The planes of motion
When exercising, one must also consider the planes of motion and how they interact with strengthening and stabilization. There are three planes of motion that the body moves in (that is where we get 3D). The first one is the Sagital plane. Imagine a wall that goes down the center of the body splitting it into left and right halves. That wall would describe the Sagital plane, so if you create movement in the Sagital plane, it would be a forward or backward movement. An example would be a crunch or backward bend. It also applies to body parts, such as doing a bicep curl. The second one is the Frontal plane. This would divide the body into front and back halves. An example of movement in the Frontal plane would be raising your arm up to the side. The final plane is the Transverse plane. This divides the body into upper and lower halves, and movement in this plane would be something like a torso twist. So what does this have to do with core training? The three planes apply not only to motion, but to what direction the load , or external force is coming from. For example, if you hold a weight in your hand while it is extended to the side, that load transfers through the arm and through the body from the frontal plane, that the core and other muscles must stabilize against to maintain form. This is just one example of how you can work the core, even without movement in the mid section of your body. Understanding the three planes of motion adds a lot of variety to how you can train the core, and thinking of exercises besides the crunch or other conventional exercises. One other point: it better trains the body in a more dynamic, functional sense that translates to a body you can count on in demanding situations outside the gym.
Types of muscular contractions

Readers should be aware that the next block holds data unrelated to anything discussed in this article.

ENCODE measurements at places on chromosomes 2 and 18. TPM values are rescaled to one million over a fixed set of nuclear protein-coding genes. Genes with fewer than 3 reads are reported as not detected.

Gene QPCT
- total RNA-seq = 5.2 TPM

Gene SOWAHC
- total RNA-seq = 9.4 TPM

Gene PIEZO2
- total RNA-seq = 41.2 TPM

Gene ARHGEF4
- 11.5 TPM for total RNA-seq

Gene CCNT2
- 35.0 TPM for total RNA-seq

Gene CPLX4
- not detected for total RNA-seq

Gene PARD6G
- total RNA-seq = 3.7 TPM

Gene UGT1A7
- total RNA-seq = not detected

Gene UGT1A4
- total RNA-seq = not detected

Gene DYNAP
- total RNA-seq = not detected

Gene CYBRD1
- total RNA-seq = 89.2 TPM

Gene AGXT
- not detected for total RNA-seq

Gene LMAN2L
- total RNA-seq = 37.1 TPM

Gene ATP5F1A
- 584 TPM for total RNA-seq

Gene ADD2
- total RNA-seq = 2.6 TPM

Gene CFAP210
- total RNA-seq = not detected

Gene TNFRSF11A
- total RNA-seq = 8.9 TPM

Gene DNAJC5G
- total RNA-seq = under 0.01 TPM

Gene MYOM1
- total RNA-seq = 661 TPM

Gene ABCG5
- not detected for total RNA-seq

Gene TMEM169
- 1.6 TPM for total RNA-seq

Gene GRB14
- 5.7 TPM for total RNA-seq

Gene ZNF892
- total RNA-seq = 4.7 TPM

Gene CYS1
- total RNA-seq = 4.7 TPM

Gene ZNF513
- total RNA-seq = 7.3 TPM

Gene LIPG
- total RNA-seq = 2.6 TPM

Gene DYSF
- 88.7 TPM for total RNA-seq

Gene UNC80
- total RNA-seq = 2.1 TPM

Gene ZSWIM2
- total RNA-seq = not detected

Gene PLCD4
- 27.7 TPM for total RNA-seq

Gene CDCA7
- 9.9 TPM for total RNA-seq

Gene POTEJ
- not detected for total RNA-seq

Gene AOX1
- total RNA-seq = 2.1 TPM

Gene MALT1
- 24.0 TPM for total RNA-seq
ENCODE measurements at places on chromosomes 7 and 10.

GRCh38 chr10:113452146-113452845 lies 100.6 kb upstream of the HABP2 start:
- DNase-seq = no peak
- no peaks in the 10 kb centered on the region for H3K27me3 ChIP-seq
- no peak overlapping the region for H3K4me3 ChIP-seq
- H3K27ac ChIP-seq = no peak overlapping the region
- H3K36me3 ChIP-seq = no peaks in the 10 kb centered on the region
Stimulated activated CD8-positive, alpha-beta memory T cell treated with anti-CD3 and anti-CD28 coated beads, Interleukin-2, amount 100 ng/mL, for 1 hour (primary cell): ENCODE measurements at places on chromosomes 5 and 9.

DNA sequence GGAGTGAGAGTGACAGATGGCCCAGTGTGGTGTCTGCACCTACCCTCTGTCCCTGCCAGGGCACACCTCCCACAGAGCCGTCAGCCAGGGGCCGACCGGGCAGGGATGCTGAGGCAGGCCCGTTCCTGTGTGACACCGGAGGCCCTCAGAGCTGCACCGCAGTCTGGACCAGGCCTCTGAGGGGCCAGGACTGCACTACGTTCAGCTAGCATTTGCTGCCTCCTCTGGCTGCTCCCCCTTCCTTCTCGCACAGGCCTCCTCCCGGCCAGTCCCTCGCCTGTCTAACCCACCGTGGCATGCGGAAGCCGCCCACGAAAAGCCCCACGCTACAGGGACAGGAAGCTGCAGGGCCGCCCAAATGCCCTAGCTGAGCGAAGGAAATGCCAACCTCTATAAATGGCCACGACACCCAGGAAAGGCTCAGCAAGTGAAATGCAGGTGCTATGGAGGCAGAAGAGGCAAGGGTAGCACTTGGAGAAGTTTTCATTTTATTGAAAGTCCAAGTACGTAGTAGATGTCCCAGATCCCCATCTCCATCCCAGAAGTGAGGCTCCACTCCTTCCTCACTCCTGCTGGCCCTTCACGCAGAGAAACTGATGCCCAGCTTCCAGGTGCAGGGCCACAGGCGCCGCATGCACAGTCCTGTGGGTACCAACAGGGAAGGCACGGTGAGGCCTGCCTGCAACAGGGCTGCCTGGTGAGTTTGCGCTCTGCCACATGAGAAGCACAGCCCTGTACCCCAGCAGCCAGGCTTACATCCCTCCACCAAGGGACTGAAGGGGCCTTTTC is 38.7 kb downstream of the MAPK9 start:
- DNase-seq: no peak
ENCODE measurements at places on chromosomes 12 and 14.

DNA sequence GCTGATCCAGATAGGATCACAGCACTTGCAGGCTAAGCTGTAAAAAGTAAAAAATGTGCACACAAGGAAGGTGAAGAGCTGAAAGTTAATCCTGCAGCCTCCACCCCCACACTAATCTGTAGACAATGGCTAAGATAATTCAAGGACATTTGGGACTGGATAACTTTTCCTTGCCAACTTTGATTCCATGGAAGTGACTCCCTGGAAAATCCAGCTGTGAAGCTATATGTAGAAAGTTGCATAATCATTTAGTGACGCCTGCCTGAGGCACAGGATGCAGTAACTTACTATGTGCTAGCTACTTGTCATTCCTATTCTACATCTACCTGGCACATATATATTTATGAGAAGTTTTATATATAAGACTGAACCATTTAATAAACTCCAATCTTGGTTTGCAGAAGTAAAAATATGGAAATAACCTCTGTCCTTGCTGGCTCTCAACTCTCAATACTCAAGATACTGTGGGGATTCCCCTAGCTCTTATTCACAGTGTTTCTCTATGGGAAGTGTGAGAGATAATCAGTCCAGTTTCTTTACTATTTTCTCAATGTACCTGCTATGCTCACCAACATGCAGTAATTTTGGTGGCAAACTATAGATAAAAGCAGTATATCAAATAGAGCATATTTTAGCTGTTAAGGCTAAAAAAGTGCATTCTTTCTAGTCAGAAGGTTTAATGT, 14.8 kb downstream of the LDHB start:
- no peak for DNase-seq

The final thing to consider for absolute core conditioning is the types of muscular contractions that occur and how to use them. There are three kinds: concentric, eccentric, and isometric. Concentric muscular contractions shorten the muscle. Eccentric contractions lengthen the muscle under load, and isometric means no change in length but still working under load. An example of the concentric phase of movement is when during a bicep curl, one is raising the weight, shortening the bicep muscle to do it. The eccentric portion is when one is lowering the weight in the bicep curl, lengthening the bicep (remember, the bicep is still under load because of where the load is coming from. Many people assume that the triceps are working at this point, when they are not). An isometric contraction would be holding the weight mid-point without movement for a period of time while holding the weight. Understanding the types of muscular contraction, one can design an unending array of exercises designed to work the core, even without crunching or twisting (these movements do work, and should be used). For example, I have clients do what is called a supine airplane. They would lie down with their head and shoulders on the ball, face up. Once in this position, I have the client come off to the side so that one shoulder is on the ball and the other shoulder is not while not allowing the shoulder off the ball to drop. Then I will have them hold that for ten or 15 seconds. When they are done I have them do the other side. Since there is no movement, the core has to do a static contraction hold, forcing it to work in a stabilizing sense.
By understanding the muscles of the core, along with the planes of motion and types of muscular contraction, one can design a much more rounded and complete training program for the core. Another point to keep in mind is that most, if not all exercises performed properly do train the core. For example, when doing a bicep curl, if one maintains a neutral spine and does not hoist or swing the weight, the biceps get more overload forcing them to work harder, and the core would be doing a static contraction hold working harder as well. Problems arise when one starts to swing the weight, arching the back, and not maintaining neutral spine. In part two I will describe some rather interesting and unique exercises along with a video demonstration to train the core based on these insights.